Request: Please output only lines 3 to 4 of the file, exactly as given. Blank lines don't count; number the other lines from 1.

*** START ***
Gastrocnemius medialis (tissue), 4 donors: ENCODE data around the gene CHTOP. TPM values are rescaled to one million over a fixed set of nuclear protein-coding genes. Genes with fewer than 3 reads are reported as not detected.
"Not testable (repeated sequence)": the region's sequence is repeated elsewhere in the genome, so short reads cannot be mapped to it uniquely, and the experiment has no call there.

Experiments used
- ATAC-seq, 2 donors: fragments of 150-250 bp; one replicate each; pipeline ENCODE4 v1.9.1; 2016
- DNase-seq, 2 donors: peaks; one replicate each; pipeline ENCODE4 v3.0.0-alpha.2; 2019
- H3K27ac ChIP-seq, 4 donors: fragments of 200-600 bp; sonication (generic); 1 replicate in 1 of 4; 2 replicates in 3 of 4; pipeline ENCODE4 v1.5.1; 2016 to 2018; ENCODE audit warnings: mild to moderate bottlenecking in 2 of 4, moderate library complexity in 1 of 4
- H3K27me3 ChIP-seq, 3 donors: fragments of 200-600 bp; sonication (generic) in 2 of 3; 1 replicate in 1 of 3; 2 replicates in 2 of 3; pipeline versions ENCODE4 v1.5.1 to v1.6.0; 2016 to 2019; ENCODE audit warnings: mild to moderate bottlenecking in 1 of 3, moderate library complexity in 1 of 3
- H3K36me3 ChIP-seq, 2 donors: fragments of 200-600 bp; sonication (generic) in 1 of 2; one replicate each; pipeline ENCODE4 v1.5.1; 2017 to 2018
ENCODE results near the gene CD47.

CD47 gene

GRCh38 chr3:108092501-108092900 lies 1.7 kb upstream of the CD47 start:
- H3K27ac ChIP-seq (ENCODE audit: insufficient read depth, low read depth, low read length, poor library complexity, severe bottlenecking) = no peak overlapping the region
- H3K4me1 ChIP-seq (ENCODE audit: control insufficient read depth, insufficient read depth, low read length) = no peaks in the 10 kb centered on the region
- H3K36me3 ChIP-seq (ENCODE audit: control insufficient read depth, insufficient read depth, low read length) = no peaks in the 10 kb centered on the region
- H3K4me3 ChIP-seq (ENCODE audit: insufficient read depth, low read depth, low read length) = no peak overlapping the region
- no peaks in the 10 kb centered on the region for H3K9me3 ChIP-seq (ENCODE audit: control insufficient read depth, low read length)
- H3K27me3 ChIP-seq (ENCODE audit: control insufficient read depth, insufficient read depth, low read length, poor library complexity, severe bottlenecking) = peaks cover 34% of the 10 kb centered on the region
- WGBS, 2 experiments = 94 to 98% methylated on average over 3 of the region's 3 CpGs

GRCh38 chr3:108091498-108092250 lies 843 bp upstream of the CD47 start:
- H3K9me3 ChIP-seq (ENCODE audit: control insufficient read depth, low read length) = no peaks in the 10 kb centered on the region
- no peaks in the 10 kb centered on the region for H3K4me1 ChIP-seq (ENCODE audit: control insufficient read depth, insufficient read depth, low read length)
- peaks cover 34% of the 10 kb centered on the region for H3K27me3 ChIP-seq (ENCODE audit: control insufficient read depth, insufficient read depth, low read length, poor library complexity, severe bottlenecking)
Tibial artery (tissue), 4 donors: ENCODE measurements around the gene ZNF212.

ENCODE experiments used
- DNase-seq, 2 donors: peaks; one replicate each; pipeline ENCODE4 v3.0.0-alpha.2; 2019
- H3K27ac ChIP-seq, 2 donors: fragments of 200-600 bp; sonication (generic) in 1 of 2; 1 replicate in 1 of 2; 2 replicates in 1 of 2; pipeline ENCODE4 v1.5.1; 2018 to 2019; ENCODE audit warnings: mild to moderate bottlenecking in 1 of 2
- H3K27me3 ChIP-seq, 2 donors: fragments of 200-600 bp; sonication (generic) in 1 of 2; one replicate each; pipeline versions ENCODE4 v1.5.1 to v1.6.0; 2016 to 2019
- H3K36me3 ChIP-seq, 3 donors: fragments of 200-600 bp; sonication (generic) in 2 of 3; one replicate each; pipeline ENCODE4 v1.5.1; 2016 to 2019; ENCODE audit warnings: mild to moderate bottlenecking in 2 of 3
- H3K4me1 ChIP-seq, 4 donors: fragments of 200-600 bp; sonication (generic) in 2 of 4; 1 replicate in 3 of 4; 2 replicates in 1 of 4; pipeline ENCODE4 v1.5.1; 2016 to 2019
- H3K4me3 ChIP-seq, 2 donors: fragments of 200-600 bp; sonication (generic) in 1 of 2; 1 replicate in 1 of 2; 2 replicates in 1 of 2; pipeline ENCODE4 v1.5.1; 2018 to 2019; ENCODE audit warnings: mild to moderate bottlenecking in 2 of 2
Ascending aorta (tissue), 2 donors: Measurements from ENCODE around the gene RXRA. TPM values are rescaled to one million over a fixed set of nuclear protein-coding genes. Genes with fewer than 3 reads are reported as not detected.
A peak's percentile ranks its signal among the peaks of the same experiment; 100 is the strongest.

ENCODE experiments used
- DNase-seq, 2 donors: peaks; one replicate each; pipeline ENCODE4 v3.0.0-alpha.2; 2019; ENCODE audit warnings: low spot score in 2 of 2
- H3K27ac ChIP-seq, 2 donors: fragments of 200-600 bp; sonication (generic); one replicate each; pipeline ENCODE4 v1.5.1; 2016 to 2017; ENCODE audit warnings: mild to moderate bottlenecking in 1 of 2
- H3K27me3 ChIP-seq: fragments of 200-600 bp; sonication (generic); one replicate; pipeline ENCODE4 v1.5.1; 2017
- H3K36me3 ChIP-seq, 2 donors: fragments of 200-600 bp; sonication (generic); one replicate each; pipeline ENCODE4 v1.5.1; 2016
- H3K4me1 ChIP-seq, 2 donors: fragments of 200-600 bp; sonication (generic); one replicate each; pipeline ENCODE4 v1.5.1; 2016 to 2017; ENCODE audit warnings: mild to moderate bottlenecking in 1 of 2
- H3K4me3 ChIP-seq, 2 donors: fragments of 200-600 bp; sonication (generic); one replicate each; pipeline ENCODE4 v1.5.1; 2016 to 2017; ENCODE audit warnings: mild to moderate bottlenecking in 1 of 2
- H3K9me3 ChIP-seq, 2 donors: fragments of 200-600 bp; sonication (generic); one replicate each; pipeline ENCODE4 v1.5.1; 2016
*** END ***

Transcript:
Experiments used
- ATAC-seq, 2 donors: fragments of 150-250 bp; one replicate each; pipeline ENCODE4 v1.9.1; 2016